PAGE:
On December 2, 2016, the Company issued two Senior Secured Convertible Notes (the “December 2016 Notes”) to the Investor in the aggregate principal amount of $6,720,000  for consideration consisting of (i) a cash payment by the Investor in the amount of $1,100,000 and (ii) a secured promissory note payable by the Investor to the Company (the “December 2016 Investor Note”) in the principal amount of $4,900,000 to aid in the funding of Zone prior to the entity’s ability to generate revenues. The unpaid principal amount of the secured promissory note is offset by the same principal amount owed to the Company pursuant to the December 2016 Investor Note. As cash payments are applied to the December 2016 Investor Note, a derivative liability is recognized and placement agent warrants are issued. At the time of issuance, a note in the amount of $720,000 was issued as an original issue discount in conjunction the December 2016 Notes. This note, and both the derivative liability and the warrants are accounted for as debt discount to the December 2016 Notes and accreted into interest expense over the life of the note using the effective interest method. The December 2016 Notes had a maturity date of August 2, 2017 which was subsequently amended to October 8, 2017. On September 19, 2017 (the “Exchange Date”) $5,820,000 of the principle balance of this noted had already been converted to shares of the Company’s common stock when the Company and the Investor entered into an Amendment and Exchange Agreement. Pursuant to this agreement, the Company exercised a mandatory conversion of $890,000 of the remaining $900,000 in principal of the December 2016 Notes in exchange for 445,367 shares of the Company’s common stock and an Investor prepayment of $670,000 of the December 2016 Investor Note. The principal balance converted contained an original issuance discount related to placement agent warrants issued in conjunction with the financing and a derivative liability associated with the embedded conversion feature. Upon exercise of the mandatory conversion, the outstanding balance of the original issuance discount was derecognized through interest expense. On the Exchange Date the Company issued to the Investor a Senior Convertible Note in the principal amount of $697,000 (the “Exchange Note”) in exchange for the remaining $10,000 outstanding principal amount of the December 2016 Notes. With the issuance of the Exchange Note, the resulting cash flows of the remaining December 2016 Notes were considered to be significantly modified within the context of ASC 470 and a loss on extinguishment was recognized in the amount of $683,885. The Exchange Note was a non-interest-bearing note and was convertible into shares of the Company’s common stock at a price of $3.00 per share. As of December 31, 2017, the Investor had fully converted the Exchange Note for 232,334 shares of the Company’s common stock. Interest for the December 2016 Notes accrued at the rate of 6%, was due quarterly and was calculated on a 360-day basis. For the twelve months ended December 31, 2017, the Company had $150,265 of interest expense pertaining to the unpaid principal amount of the December 2016 Notes.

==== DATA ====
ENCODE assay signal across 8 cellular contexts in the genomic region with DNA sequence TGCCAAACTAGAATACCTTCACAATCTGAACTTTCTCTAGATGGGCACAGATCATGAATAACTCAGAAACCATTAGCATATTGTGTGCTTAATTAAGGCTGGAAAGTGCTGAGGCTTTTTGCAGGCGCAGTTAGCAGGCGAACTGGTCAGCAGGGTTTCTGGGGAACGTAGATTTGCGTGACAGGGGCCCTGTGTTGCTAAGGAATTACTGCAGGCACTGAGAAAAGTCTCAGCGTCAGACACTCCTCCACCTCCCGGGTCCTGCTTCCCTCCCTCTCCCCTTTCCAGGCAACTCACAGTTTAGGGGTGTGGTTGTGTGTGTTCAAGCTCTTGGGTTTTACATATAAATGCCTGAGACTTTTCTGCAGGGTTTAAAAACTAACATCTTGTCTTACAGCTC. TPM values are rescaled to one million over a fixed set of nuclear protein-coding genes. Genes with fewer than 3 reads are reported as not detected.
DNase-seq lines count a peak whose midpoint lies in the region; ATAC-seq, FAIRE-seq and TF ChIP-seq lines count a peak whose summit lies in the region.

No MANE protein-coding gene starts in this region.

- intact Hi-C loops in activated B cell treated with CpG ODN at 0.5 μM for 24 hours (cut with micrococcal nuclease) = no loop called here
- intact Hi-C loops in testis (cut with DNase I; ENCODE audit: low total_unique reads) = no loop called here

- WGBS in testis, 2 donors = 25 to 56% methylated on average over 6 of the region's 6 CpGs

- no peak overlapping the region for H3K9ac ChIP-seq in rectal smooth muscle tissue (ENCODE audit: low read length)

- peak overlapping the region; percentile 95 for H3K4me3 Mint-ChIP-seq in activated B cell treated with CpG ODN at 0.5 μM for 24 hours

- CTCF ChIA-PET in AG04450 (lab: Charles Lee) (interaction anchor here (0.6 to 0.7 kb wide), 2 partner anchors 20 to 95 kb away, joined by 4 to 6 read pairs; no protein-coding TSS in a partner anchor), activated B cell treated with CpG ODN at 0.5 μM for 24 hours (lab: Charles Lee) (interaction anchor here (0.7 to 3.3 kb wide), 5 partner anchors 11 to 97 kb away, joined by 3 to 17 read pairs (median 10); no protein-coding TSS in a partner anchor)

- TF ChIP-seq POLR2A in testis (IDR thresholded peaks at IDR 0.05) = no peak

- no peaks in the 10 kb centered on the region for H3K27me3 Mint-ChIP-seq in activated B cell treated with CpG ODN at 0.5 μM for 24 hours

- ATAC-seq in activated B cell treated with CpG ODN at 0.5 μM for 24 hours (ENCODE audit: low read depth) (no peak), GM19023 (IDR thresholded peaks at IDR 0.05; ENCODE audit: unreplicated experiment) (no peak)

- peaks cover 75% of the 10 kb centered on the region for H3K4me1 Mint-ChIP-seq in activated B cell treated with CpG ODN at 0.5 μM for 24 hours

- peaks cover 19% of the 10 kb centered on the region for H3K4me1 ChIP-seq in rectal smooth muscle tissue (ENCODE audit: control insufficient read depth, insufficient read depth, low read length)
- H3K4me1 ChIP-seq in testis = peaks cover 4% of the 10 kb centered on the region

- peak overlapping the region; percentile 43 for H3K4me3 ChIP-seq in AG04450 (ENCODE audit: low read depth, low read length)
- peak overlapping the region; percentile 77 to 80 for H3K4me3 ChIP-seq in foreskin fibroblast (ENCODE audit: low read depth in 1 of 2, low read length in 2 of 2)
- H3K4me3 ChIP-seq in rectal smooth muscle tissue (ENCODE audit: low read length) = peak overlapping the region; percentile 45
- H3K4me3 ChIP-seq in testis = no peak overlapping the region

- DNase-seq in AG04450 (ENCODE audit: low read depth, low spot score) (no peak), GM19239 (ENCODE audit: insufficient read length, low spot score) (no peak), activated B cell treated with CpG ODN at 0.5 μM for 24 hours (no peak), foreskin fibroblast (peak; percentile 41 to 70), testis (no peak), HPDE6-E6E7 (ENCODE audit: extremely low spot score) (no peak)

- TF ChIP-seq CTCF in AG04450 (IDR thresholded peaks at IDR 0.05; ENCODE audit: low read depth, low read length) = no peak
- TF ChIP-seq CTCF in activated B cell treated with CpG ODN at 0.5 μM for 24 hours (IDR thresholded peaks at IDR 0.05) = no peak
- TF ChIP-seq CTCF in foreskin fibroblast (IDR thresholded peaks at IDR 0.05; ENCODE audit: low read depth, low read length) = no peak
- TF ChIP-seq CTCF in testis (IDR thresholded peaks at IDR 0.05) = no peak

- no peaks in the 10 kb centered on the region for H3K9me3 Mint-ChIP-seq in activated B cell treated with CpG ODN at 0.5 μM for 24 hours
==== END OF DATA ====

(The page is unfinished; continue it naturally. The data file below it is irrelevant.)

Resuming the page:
F-16